Based on this analysis, it would seem to me we should not tear down the Washington and Jefferson Monuments because Washington and Jefferson owned slaves.  I can understand how seeing these leaders who owned slaves being glorified in marble is hurtful to some.  But I don’t think that these monuments induce racist beliefs and ideologies in those who see them today.  It is commonly understood that most people do not see beyond the limits of the society in which they live.  Even for the most forward thinkers, most operate within some boundaries of what is imaginable given the time and culture in which they live.  Our society has progressed from then until now in how we view minority communities.  As such, most reasonable people would not view Washington and Jefferson as individuals who represent leaders of racist ideologies that we should not honor.  They were great individuals living at a time when our thinking in this area was not as developed as it is nowadays.

To me, the trickier question is keeping those statues or monuments that may likely lead to racist thought and incite practices that will be abusive and/or violent.  The Torah believes that every person was created in the image of God and every day in “Ashrei” we recite that God is “rachamav al kol maasav,” or He is merciful to all of His creations.  We have a responsibility to imitate God and to care for the whole world, including every member of society, and to work hard to eliminate abusive, hateful and violent racist behavior.

How should we view Confederate State flags?  Flags, in general, are meant as a symbol or a banner for that which we hold dear.  A confederate flag certainly expresses pride in the Confederate States and that for which they stood.  It is true that the Confederate States stood for many things that may not be objectionable to the average person, like greater states’ rights as opposed to federal rights, but displaying flags of Confederate States of America in the modern era began as a response to the civil rights movements of the 1950s and 1960s.  As such, it seems to me that these flags promote ideas and ideologies that will likely lead to abusive, hateful and violent racist behavior, even today.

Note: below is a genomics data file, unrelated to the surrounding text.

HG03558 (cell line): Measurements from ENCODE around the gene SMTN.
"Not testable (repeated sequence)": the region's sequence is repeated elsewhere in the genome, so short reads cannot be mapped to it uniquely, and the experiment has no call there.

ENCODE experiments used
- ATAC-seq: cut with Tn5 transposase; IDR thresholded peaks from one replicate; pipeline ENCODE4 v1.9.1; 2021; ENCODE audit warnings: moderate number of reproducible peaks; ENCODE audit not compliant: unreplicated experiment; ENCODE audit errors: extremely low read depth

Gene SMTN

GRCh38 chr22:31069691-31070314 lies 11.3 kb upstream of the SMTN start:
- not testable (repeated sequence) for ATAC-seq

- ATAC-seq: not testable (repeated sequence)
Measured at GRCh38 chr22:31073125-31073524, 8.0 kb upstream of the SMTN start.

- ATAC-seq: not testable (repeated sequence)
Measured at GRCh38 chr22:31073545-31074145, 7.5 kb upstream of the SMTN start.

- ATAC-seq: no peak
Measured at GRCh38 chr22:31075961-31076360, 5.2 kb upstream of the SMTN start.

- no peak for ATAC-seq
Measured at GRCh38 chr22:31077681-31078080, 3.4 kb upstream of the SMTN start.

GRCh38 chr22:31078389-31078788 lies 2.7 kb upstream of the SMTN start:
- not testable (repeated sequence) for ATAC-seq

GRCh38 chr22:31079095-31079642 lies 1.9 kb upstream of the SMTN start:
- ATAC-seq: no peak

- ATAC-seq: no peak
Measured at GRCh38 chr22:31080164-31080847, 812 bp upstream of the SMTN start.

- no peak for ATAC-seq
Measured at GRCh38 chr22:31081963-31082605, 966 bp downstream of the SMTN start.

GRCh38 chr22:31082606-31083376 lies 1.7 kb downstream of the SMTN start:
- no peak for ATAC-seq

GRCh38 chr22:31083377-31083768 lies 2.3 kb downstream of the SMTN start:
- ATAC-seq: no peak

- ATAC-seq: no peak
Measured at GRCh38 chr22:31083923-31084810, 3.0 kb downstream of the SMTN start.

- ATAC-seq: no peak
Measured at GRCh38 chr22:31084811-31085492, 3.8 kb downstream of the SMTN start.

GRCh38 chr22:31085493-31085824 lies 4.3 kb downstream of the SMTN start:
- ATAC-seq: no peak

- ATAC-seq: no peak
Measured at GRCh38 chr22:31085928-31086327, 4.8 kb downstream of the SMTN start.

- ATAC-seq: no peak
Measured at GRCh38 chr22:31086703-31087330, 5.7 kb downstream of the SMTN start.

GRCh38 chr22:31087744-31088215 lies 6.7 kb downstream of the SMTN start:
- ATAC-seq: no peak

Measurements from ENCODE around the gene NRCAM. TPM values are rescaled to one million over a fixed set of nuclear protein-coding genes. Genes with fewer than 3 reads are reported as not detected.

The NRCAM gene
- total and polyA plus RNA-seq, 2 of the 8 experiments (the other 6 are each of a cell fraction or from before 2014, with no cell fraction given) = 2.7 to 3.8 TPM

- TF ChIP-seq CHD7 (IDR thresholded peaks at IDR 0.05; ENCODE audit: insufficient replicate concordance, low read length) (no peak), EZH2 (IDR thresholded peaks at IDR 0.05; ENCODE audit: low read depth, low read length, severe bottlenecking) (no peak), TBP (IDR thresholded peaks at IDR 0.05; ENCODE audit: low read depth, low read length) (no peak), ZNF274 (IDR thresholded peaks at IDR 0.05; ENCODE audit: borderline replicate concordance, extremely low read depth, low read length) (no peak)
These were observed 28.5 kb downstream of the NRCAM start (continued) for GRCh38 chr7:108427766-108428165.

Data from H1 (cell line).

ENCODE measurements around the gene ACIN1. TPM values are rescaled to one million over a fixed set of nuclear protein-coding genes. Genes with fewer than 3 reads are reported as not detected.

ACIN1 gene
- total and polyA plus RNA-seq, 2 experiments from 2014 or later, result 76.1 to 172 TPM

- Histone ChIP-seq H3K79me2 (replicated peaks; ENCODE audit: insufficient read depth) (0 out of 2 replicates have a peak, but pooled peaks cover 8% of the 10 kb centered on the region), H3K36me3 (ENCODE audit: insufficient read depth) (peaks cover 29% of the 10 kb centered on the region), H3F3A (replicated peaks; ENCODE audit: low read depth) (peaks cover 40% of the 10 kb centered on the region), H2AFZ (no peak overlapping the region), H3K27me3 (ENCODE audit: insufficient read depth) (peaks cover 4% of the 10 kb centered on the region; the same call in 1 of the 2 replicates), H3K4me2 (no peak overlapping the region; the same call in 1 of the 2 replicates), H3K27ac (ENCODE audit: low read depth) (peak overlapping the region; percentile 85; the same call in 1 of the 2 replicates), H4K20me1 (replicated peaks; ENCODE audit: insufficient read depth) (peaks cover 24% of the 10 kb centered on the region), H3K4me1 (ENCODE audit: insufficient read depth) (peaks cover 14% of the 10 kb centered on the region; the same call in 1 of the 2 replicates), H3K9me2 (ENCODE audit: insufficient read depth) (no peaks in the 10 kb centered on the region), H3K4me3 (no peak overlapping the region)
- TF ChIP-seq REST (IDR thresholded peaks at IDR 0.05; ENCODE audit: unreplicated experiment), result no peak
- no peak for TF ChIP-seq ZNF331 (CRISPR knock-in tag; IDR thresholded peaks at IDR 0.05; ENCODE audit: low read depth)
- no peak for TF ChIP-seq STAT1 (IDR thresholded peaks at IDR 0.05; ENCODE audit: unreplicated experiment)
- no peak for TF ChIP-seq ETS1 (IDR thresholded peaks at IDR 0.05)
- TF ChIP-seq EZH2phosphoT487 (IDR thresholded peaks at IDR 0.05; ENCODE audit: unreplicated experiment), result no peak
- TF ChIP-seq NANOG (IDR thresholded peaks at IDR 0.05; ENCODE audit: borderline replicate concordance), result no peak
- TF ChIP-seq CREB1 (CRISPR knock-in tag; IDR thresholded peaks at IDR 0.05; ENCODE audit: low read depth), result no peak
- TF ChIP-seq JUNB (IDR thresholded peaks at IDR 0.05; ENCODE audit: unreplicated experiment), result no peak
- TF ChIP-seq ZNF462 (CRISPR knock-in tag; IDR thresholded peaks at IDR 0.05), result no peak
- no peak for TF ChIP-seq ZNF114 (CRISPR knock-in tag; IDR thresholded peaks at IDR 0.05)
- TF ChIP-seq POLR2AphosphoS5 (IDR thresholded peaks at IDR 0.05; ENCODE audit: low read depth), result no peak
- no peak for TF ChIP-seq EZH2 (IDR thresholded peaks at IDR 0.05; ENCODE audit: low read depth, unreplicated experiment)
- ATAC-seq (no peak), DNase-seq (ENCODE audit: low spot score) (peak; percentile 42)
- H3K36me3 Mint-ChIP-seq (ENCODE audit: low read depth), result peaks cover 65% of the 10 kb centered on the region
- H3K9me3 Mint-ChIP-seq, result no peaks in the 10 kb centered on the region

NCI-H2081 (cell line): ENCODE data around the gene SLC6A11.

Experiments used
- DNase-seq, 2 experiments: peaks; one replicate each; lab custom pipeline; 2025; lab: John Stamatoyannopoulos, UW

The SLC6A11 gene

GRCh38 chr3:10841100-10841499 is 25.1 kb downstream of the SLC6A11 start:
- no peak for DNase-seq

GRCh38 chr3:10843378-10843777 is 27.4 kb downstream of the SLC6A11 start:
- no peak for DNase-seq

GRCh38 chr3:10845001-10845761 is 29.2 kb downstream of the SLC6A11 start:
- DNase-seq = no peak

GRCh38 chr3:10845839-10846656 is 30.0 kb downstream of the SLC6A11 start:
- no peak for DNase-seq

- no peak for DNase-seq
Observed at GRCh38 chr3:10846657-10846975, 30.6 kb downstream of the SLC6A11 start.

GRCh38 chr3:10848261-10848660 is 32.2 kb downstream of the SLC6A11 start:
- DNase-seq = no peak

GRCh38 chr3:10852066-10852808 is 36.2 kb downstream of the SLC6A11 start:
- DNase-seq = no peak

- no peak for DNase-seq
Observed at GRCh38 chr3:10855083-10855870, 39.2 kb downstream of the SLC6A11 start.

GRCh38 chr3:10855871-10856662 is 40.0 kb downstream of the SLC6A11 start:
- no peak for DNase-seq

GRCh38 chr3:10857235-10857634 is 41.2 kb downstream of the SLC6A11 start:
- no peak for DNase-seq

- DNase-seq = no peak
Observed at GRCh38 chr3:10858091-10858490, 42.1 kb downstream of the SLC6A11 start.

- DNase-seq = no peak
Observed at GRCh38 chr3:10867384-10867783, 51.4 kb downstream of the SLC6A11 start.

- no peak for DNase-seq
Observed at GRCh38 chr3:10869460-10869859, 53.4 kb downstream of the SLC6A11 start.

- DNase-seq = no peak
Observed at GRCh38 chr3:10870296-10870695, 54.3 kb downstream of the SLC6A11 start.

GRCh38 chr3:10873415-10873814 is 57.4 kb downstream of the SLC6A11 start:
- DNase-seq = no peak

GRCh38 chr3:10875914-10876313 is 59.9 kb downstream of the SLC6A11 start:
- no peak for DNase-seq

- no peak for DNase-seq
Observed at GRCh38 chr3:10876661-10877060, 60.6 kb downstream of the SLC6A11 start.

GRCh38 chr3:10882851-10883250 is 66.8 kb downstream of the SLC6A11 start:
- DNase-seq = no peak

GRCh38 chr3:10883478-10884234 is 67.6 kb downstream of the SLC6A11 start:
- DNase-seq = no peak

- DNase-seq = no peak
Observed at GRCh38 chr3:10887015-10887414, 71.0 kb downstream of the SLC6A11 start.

I will be the first to admit that many of the controversial statues being debated today do not seem to promote racism to me.  For example, outside the Museum of Natural History, the bronze statue of Theodore Roosevelt on horseback and flanked by a Native American man and an African man is perceived by many as a symbol of a painful legacy of colonial expansion and racial discrimination.  The museum has decided to take the statue down.  I simply believe that this statue reflects the American view of minorities during the presidency of Roosevelt, but it does not reflect what the American view is now.  I view the statue as an important historical piece and not what should be American values today.  And I worry that taking it down errs a little too closely on the side of erasing history and silencing expression. However, others may view it differently and if, indeed, the consensus is that it does, in fact, promote abusive, hateful and violent racist behavior, then I think that there are grounds to remove the statue.

To that point, someone recently asked me how I would feel if there was a statue of a Nazi leader in my neighborhood.  I think that in evaluating a Nazi statue, it is used and currently viewed as a symbol for hate, and not as a tool meant to induce study and reflection about an important time in history.  The Nazis were so extreme in their hatred that the slippery slope argument seems less tenable to me; I am less afraid that removing a statue of a Nazi leader will lead to silencing other types of speech.  However, I must recognize that this is my assessment, and that my judgement in this regard is influenced by my own history and life experiences.  The way that I view the Nazi statue may be the way that others view offensive monuments that are more personal to them.  I’m not sure how to make an objective determination.